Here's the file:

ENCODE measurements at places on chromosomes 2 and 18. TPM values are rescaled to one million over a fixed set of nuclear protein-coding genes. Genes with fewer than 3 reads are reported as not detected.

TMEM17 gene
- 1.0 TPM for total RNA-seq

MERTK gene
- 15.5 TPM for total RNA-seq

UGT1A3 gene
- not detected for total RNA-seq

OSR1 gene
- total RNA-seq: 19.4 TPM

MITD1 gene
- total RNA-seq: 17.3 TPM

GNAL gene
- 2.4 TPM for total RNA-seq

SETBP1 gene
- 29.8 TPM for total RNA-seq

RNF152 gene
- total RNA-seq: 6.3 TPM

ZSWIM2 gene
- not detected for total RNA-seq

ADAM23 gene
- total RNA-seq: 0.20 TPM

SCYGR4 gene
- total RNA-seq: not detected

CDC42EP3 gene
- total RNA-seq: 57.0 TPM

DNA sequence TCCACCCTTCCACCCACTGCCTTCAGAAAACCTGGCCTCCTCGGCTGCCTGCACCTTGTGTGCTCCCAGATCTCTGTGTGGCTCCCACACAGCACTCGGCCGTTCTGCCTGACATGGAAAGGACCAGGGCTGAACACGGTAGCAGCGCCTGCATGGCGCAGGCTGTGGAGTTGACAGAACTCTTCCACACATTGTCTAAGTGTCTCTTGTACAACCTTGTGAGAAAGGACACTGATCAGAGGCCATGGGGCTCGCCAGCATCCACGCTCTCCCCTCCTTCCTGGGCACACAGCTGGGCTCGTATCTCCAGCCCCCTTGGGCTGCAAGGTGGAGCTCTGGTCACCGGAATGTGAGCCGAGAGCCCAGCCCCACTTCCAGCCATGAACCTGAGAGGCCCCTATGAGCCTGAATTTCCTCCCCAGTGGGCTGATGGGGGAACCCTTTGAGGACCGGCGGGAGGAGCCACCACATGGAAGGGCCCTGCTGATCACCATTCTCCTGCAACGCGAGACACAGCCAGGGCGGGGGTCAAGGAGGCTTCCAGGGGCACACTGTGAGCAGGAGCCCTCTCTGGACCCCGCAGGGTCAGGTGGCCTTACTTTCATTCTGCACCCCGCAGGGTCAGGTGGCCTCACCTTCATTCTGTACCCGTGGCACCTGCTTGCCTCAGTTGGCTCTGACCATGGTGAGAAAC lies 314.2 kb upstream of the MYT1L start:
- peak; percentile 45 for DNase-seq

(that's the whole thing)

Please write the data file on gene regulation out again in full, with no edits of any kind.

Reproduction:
ENCODE measurements at places on chromosomes 2 and 18. TPM values are rescaled to one million over a fixed set of nuclear protein-coding genes. Genes with fewer than 3 reads are reported as not detected.

TMEM17 gene
- 1.0 TPM for total RNA-seq

MERTK gene
- 15.5 TPM for total RNA-seq

UGT1A3 gene
- not detected for total RNA-seq

OSR1 gene
- total RNA-seq: 19.4 TPM

MITD1 gene
- total RNA-seq: 17.3 TPM

GNAL gene
- 2.4 TPM for total RNA-seq

SETBP1 gene
- 29.8 TPM for total RNA-seq

RNF152 gene
- total RNA-seq: 6.3 TPM

ZSWIM2 gene
- not detected for total RNA-seq

ADAM23 gene
- total RNA-seq: 0.20 TPM

SCYGR4 gene
- total RNA-seq: not detected

CDC42EP3 gene
- total RNA-seq: 57.0 TPM

DNA sequence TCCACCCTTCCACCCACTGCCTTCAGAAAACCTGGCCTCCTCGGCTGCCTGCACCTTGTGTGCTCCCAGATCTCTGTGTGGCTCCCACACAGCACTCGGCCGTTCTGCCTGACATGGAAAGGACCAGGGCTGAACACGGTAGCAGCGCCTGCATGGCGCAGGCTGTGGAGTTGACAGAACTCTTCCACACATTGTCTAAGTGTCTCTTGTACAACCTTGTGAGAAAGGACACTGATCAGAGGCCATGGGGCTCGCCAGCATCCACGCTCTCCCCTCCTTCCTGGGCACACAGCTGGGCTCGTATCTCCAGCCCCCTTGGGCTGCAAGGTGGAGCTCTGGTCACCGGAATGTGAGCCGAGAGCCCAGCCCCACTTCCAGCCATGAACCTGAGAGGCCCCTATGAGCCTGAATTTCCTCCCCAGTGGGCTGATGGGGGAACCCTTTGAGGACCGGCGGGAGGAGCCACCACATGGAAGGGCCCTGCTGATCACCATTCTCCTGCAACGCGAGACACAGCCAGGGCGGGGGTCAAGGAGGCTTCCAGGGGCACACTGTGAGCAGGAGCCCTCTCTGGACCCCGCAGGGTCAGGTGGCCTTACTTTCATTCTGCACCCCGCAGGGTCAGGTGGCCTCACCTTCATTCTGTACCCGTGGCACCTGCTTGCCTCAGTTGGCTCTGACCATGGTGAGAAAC lies 314.2 kb upstream of the MYT1L start:
- peak; percentile 45 for DNase-seq